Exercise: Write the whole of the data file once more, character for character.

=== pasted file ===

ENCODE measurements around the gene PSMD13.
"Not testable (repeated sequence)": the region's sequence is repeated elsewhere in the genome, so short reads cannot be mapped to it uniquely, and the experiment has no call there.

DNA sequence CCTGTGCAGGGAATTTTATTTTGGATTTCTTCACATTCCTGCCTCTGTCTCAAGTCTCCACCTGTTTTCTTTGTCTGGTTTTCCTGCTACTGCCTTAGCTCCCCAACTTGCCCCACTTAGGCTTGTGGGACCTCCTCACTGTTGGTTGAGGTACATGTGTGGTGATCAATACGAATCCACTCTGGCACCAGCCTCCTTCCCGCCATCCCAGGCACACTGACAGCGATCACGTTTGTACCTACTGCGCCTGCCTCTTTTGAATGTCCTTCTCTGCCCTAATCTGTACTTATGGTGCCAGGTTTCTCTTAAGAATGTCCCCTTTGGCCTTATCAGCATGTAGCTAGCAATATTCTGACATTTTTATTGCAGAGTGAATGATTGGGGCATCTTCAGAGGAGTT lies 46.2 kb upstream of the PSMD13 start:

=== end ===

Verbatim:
ENCODE measurements around the gene PSMD13.
"Not testable (repeated sequence)": the region's sequence is repeated elsewhere in the genome, so short reads cannot be mapped to it uniquely, and the experiment has no call there.

DNA sequence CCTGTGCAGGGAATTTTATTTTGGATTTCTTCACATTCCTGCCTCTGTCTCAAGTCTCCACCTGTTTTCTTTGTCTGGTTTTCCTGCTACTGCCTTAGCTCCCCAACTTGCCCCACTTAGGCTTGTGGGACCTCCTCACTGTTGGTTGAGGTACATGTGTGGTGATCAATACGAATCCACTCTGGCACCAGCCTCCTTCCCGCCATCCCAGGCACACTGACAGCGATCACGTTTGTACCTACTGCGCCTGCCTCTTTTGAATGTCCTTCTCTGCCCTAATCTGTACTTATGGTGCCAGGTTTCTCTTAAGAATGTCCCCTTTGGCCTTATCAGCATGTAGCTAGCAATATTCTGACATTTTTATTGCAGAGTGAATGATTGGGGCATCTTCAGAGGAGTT lies 46.2 kb upstream of the PSMD13 start: